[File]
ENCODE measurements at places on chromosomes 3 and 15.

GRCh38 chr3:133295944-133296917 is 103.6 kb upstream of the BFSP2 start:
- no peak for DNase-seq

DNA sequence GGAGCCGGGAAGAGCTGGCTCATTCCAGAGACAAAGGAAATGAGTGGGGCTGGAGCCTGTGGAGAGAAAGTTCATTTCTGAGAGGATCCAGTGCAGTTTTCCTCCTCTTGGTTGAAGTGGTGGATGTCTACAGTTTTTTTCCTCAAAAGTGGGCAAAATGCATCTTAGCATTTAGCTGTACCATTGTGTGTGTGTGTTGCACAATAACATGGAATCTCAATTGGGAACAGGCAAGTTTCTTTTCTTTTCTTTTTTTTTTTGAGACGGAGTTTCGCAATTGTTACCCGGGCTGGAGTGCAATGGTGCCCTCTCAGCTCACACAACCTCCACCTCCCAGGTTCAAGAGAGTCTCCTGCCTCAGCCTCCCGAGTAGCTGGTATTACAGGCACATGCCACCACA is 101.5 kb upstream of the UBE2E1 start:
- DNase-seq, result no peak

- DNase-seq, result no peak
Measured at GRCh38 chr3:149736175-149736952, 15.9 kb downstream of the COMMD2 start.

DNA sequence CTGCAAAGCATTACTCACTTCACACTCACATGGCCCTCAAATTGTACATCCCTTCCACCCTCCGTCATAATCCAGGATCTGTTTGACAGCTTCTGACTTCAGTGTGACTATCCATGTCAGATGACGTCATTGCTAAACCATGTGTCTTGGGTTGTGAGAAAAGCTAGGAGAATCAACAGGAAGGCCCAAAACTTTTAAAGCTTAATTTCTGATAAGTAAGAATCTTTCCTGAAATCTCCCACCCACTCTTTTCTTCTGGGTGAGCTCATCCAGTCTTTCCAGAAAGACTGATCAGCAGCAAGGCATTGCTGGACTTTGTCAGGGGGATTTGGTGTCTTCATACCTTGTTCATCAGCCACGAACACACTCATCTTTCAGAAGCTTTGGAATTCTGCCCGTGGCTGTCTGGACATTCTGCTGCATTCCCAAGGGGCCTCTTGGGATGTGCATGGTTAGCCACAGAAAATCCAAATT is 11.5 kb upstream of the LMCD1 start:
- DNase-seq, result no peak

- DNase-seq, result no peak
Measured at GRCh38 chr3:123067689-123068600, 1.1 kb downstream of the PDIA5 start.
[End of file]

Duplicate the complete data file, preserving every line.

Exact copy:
ENCODE measurements at places on chromosomes 3 and 15.

GRCh38 chr3:133295944-133296917 is 103.6 kb upstream of the BFSP2 start:
- no peak for DNase-seq

DNA sequence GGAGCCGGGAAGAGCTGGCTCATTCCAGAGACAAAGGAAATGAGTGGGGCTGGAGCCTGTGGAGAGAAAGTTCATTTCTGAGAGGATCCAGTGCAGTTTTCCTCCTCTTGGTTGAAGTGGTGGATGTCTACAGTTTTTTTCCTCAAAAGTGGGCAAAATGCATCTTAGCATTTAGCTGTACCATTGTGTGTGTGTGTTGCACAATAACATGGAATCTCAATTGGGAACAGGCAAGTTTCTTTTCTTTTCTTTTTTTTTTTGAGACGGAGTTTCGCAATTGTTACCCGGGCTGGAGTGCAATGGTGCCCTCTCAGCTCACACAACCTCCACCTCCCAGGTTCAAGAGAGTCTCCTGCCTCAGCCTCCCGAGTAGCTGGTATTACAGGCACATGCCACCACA is 101.5 kb upstream of the UBE2E1 start:
- DNase-seq, result no peak

- DNase-seq, result no peak
Measured at GRCh38 chr3:149736175-149736952, 15.9 kb downstream of the COMMD2 start.

DNA sequence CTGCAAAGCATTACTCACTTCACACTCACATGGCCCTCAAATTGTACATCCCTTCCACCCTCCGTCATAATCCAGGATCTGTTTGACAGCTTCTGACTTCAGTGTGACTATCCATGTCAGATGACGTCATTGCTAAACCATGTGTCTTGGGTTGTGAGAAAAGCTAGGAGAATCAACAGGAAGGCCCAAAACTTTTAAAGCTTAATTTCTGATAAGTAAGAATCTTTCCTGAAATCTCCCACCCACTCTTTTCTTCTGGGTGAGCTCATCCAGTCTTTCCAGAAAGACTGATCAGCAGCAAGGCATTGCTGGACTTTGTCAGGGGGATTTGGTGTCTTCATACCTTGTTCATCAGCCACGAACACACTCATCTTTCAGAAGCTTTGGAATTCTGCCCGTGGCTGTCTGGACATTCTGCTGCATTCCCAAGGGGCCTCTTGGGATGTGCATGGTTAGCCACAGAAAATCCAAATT is 11.5 kb upstream of the LMCD1 start:
- DNase-seq, result no peak

- DNase-seq, result no peak
Measured at GRCh38 chr3:123067689-123068600, 1.1 kb downstream of the PDIA5 start.